Despite the assault, another aid ship has set sail for Gaza intending to challenge the Israeli blockade. The ship is named after Rachel Corrie, who was crushed to death by an Israeli military bulldozer in March 2003. The European Campaign to End the Siege on Gaza, meanwhile, has announced it’s planning a flotilla of even more ships than the first to set sail for Gaza in the coming weeks.

US Maintains Refusal to Condemn Flotilla Assault
The Obama administration has refused to condemn the Israeli assault. Secretary of State Hillary Clinton outlined the US stance in Washington.

Secretary of State Hillary Clinton: "The United States supports the Security Council’s condemnation of the acts leading to this tragedy, and we urge Israel to permit full consular access to the individuals involved and to allow the countries concerned to retrieve their deceased and wounded immediately. We urge all concerned countries to work together to resolve the status of those who were part of this incident as soon as possible. We support, in the strongest terms, the Security Council’s call for a prompt, impartial, credible and transparent investigation. We support an Israeli investigation that meets those criteria."

Ban: Lifting Gaza Blockade Would Have Prevented Flotilla Deaths
All the permanent members of the Security Council except for the United States have called for Israel’s three-year blockade of the Gaza Strip to be lifted. On a visit to Uganda, United Nations Secretary-General Ban Ki-moon renewed his demand for an end to the blockade.

United Nations Secretary-General Ban Ki-moon: "Had the Israeli government heeded to international calls and my own strong and urgent and persistent call to lift the blockade of Gaza, this would not have happened. Therefore, it is again very important and urgently required that Israelis would immediately lift this blockade of Gaza."

Thousands Worldwide Protest Flotilla Assault
Global protest, meanwhile, continues to grow in the aftermath of the assault. Tens of thousands of people turned out in rallies across the world Tuesday, from South Africa to Greece to Lebanon to England to cities across the United States. Here in New York, a large crowd marched on the Israeli consulate.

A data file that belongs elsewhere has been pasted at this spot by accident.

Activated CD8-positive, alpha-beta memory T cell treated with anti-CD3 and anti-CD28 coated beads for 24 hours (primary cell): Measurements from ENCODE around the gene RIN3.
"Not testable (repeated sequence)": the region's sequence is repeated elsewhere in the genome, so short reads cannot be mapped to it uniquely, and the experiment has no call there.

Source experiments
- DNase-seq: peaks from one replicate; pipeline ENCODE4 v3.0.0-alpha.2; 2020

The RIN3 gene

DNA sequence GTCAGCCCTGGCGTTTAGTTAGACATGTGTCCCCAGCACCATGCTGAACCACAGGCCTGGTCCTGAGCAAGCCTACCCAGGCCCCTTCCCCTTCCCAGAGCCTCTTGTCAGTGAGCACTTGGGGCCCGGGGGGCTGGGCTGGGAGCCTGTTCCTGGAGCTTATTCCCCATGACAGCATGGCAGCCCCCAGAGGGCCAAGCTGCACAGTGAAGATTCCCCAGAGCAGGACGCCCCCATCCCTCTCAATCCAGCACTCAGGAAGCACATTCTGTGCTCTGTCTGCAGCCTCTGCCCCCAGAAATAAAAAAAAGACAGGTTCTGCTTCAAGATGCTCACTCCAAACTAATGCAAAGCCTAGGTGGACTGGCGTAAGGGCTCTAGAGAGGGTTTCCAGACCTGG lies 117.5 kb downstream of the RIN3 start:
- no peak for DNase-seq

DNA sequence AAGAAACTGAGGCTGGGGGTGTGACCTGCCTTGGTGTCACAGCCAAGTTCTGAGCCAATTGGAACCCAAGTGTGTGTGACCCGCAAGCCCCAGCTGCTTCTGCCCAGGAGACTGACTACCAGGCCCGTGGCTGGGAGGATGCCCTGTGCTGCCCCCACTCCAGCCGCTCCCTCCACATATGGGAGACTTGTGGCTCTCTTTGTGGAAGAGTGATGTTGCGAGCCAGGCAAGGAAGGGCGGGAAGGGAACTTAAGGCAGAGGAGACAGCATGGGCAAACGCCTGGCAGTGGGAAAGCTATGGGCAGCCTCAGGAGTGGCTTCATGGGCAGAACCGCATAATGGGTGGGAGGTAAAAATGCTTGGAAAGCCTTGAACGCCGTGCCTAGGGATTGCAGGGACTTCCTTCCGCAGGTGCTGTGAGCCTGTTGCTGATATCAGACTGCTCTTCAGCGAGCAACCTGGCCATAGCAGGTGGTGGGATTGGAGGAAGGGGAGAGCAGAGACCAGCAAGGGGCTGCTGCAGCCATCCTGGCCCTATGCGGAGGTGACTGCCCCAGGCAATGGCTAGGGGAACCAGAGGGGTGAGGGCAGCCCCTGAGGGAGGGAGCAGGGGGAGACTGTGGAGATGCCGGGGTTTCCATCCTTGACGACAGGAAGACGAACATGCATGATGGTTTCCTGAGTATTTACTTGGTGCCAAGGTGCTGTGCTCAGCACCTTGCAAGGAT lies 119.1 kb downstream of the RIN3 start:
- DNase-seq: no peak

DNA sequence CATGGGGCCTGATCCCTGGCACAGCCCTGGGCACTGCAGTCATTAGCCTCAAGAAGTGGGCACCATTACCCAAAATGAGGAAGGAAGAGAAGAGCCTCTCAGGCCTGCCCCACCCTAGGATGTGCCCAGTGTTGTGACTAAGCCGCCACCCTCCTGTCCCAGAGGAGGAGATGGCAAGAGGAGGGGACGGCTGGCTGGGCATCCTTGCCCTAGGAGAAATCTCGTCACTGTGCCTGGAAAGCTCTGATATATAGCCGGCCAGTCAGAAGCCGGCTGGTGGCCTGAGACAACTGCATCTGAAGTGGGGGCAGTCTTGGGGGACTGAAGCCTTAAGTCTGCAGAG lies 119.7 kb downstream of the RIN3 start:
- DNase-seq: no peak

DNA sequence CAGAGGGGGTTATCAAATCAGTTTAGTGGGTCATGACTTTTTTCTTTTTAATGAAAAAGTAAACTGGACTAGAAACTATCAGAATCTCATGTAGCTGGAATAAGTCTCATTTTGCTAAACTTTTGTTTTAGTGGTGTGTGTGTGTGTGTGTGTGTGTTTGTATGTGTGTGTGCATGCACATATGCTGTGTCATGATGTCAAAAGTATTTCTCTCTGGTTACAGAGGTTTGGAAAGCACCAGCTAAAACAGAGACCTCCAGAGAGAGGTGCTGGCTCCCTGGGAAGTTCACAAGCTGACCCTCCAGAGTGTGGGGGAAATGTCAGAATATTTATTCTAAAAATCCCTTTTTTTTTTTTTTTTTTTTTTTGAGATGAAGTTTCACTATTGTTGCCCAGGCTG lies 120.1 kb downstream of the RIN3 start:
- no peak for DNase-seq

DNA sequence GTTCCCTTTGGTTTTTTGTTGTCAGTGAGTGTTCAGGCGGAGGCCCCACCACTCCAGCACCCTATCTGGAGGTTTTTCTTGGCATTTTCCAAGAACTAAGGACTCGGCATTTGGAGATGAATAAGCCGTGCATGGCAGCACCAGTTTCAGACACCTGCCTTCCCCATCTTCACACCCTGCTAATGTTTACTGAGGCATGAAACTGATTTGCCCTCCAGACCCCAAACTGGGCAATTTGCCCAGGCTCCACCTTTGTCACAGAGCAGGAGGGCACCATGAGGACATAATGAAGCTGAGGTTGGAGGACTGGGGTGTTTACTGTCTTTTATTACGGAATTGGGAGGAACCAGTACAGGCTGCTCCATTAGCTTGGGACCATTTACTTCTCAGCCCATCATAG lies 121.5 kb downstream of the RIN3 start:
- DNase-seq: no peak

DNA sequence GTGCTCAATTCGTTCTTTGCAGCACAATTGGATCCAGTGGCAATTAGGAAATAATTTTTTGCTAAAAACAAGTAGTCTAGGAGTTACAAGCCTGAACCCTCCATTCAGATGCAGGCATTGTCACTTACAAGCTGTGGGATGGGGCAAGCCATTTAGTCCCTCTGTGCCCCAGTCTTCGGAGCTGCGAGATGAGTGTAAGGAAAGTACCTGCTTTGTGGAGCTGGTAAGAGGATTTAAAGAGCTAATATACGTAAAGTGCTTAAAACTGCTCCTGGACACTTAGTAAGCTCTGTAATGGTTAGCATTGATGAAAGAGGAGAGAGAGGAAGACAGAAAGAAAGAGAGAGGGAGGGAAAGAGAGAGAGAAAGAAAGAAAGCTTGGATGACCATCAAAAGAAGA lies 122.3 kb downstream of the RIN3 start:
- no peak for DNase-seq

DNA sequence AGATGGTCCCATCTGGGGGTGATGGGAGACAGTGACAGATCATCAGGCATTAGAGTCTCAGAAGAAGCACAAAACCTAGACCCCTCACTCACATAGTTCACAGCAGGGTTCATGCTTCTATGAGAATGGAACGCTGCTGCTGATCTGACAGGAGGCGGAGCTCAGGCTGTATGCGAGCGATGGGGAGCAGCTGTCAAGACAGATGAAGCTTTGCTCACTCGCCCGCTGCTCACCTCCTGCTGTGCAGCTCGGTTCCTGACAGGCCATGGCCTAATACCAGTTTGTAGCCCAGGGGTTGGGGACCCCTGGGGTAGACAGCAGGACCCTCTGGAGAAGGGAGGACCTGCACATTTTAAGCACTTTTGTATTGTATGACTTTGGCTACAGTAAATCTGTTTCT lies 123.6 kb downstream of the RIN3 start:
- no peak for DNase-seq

Remi Kanazi: "I think anybody, a person of conscience, should be here today to stand in solidarity with the Gaza boats, with the aid boats, with the people of Gaza. I mean, as an American citizen, my tax dollars are going to fund every single Israeli bullet, every Apache helicopter, Hellfire missile, cluster bomb, white phosphorus, and I think we need to stand up. It’s important to educate, but it’s also important to take action. And being in the streets or engaging in boycott, divestment and sanctions, we need to be engaged in the community, we need to be part of the grassroots, and we need to be moving things forward and standing in solidarity with Palestinian society."

US Student Loses Eye After Israel Fires on West Bank Protest
Meanwhile, an American college student has lost her left eye after being shot in the face by an Israeli tear-gas canister during a protest against the flotilla assault in the occupied West Bank. The student, twenty-one-year-old Emily Henochowicz, underwent surgery in a Jerusalem hospital on Tuesday. The Israeli peace activist Jonathan Pollack witnessed the attack.

Jonathan Pollack: "It was a spontaneous and quite small demonstration against the atrocious violence on that ship coming to Gaza, a hundred people at its largest at the beginning. And at the time Emily was shot, there were about, I don’t know, twenty people at most there. Emily was standing aside from where things were happening, and at some point the border police officers just started shooting indiscriminately, shooting directly at us tear-gas projectiles, one from a very small distance of about twenty, ten to twenty meters. Emily was hit in the face by one of those, and it was intentionally aimed towards us. There could have been no mistake, the small distance and the place where she was standing at."